How low do you go into a turgid pond before you can emerge pure? Every time I stood up, sniffing the water up my nose and gasping for breath, my mother would disapprovingly say, “Pora (Not good enough)”. The deal was this: if I had my periods while at ammath, my mother’s ancestral home in Kerala which we would be visiting during our summer holidays, on the fourth day of my cycle, after three days of strict segregation, I had to take a dip in the family pond before I could be allowed to mingle with the others or resume any routine activity.
But this was no ordinary dip. I had to bunch up my hair and lie under water for a few seconds, making sure no renegade strand of hair emerged above water before I did. And if one did, my mother was there to catch it. “No, your hair didn’t go under. Once more, please,” she would say as I hollered at her for being “so regressive” here when she was perfectly reasonable back home in Bangalore, where we lived then. After several false starts, when I finally took the right dip and angrily walked up the steps, my mother would say, “Ippo shuddham aayi (Now you are pure).
Shuddham or purity was an oppressive tool, a form of vishwasam (faith), a word that gets bandied about a lot these days as Sabarimala roils a state and its people, with faith, notions of purity, and gender rights clashing uneasily.
On our way back from the pond, my mother would explain to her angry second-born why she was being “so strict” — “This is a tharawad (ancestral, joint-family home)…there are certain rules and traditions here. Everybody follows them. You are the only one complaining…we have the Bhagawati (goddess) here… Ammaman (her brother, my uncle) does the puja. I don’t want anything bad to happen to the tharwad or to you. Now that you are nice and shuddham, you can do whatever you want.
“I will never come back here,” I would say through tears and loudly wishing I were at my father’s ancestral home instead, which then seemed the most liberal place — a free country with no rules to play by, and with my muthashi (grandmother) a tireless champion for us girls. “That’s how it is here,” my mother would respond.
To me, faith was just a line to be teased — a hopscotch jump when no one was looking, and I could be on the other side. But to my mother and aunts, the line was sacrosanct, they had grown up playing by the rules and had turned into enforcers of the line.
At my ammath, from the time a woman finds out about her menstrual cycle (theendari, as it is called), she has to confine herself to a room that’s usually set aside for the purpose. I would get a thin mattress (a concession for us visiting Bangalore girls, the aunts and cousins got screw-pine mats), a plate and a glass. From then on, for the next three days, my theendari state would be a public spectacle in the large joint family. Everyone walking past — cousins, uncles, aunts and grandmother — would stick their necks in, see me on my mattress in the corner of the room and proclaim, “Ah, Uma is theendari.
On those dull, long days, I would wait for breakfast, lunch and dinner calls to puncture the monotony. Then, I had to pick my plate and tumbler, walk around the house to the large dining room and sit at the far end, wait for an aunt or my grandmother to serve me. When they did, they made sure the ladle was at a safe distance from my plate, that I didn’t defile it by accidental touch.
The theendari was allowed TV viewing too. But here, too, she had to walk around the house and sit on the floor, not the sofa, bunching her nightie tightly around her to make sure she made no contact with anything around her. If the cousin doing the evening puja had to walk past, he would shield his face to avoid seeing the theendari.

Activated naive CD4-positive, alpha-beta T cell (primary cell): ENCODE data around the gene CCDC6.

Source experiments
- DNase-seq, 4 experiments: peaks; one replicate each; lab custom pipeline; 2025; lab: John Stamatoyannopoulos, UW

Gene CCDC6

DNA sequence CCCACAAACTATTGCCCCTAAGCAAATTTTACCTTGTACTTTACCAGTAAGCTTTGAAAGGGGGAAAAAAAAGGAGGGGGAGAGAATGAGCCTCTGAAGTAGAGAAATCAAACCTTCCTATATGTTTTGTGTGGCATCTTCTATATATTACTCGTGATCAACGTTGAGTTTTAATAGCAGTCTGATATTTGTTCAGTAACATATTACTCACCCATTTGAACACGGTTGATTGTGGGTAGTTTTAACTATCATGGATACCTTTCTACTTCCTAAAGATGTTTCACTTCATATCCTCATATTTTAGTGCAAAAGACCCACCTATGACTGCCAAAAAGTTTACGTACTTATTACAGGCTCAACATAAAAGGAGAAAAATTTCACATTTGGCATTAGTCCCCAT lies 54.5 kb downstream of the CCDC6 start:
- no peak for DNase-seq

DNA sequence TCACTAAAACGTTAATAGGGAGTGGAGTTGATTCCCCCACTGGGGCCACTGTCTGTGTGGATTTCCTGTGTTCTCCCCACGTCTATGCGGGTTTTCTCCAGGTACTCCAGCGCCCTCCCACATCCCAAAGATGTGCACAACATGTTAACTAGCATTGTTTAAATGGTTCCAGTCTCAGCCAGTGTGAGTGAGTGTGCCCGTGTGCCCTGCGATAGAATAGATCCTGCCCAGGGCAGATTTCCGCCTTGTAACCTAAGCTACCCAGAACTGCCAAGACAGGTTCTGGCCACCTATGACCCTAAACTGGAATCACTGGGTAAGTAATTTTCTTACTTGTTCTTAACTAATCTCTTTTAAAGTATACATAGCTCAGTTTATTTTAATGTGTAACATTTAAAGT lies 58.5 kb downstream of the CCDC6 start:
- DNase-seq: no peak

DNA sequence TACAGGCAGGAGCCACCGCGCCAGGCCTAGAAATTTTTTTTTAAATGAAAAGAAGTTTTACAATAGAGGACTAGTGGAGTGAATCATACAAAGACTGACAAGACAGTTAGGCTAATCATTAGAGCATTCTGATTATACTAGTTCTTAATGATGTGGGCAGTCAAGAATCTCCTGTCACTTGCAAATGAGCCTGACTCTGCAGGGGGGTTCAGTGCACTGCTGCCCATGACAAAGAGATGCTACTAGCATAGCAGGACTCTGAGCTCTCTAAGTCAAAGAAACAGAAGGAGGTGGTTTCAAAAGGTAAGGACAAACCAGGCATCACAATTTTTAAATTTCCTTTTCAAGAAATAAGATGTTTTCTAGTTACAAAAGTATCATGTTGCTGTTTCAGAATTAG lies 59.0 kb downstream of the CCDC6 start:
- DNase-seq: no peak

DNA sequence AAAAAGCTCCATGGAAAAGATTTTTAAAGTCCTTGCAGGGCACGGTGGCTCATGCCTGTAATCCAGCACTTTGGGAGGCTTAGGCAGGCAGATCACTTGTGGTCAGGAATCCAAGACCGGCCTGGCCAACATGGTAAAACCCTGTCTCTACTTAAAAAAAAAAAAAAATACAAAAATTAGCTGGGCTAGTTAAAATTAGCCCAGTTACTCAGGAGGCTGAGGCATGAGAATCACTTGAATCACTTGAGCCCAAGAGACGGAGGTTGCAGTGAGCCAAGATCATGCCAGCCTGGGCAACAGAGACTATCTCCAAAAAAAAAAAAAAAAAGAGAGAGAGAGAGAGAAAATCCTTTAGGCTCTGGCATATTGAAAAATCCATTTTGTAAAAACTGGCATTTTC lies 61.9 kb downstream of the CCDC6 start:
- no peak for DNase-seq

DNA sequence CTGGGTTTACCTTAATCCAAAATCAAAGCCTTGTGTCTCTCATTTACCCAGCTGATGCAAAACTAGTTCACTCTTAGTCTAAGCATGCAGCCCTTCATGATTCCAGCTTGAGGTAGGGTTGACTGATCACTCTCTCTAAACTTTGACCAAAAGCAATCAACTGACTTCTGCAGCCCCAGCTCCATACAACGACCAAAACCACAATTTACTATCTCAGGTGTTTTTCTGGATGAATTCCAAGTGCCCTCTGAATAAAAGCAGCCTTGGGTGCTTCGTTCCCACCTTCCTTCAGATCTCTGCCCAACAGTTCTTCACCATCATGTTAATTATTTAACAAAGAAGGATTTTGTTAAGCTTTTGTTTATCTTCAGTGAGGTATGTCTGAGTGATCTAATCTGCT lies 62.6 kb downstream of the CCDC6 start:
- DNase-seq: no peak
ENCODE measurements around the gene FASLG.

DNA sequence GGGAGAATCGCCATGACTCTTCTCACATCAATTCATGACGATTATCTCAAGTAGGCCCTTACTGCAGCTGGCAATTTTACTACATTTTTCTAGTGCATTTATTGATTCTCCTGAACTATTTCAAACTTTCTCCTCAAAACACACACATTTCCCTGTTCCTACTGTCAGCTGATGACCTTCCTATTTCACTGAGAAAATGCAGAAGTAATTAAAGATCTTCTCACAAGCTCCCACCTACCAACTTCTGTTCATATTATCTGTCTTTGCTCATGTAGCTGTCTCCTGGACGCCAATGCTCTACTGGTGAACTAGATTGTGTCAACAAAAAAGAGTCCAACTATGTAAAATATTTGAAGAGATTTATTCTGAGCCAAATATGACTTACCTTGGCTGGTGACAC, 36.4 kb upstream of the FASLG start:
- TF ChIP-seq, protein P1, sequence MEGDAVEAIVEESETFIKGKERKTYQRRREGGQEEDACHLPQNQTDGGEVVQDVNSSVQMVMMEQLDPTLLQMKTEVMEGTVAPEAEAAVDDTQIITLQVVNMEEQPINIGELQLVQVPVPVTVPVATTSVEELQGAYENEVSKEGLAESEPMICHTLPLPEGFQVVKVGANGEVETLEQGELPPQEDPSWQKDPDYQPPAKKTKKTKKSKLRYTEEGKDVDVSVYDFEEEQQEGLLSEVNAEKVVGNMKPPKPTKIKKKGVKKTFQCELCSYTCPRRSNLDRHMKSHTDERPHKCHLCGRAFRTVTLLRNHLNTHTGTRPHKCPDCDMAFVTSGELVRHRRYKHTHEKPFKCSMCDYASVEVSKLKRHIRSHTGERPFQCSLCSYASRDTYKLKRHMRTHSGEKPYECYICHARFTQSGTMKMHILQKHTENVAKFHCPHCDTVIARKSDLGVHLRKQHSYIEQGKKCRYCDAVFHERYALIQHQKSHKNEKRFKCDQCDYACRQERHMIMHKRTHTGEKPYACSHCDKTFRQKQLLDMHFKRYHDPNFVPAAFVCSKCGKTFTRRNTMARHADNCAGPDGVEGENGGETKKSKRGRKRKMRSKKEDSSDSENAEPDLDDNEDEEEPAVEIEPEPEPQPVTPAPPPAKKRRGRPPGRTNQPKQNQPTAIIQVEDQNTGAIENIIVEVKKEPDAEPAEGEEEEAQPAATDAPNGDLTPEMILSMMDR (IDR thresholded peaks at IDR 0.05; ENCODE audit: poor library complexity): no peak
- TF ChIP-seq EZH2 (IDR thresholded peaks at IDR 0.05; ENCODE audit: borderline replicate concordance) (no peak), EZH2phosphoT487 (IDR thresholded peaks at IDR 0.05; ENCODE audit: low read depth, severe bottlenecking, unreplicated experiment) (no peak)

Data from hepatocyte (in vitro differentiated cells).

But at the end of those three days and the dip in the pond on the morning of the fourth, the ignominy would all be forgotten. My lines would disappear and somebody else’s would appear. The mattress/mat would be brought out and I would be among the ones to loudly announce, “Oh, ammayi (aunt) is theendari.
I would then go on to make the most of my summer vacations in a place filled with the most amazing set of uncles and aunts and the fondest memories — of lazy afternoons spent sitting on our haunches, eating mangoes and licking the sticky juice all the way up from the elbow, of us cousins turning the pond inside out with all the splashing, of lice-combing sessions. Nothing, it seemed then, could interrupt my dream holidays any more.
Over the years, a lot has changed at my ammath. My mother tells me the rules are a lot less rigid now. The younger generation of women pushes back, asks questions. A grand old aunt recently said, “I know they (the younger lot) touch everything (during their periods), but I don’t say anything…
My uncle, whom I have always known to be a stickler for rituals and tradition, is, as I was to discover much later, one of the most liberal, non-communal persons I know. He is not the angry, wounded Hindu I saw at Sabarimala, or the ones I see on WhatsApp groups, threatening those who question faith with angry Ayyappa slogans and muscle flexing emojis. He still lives life on his terms — his pujas, his spartan lifestyle, his radio — but has over the years recognised change when it has come knocking on the tharwad’s doors. He recently stood his ground and got a “lower-caste” woman to help in the kitchen when it would have been strictly forbidden some years ago.
Maybe that’s tradition then — not the unbending, uncompromising, straight line many now seek to draw, but one that yields to change.
“Things change, don’t they,” my mother said recently. Lines get redrawn all the time, don’t they?
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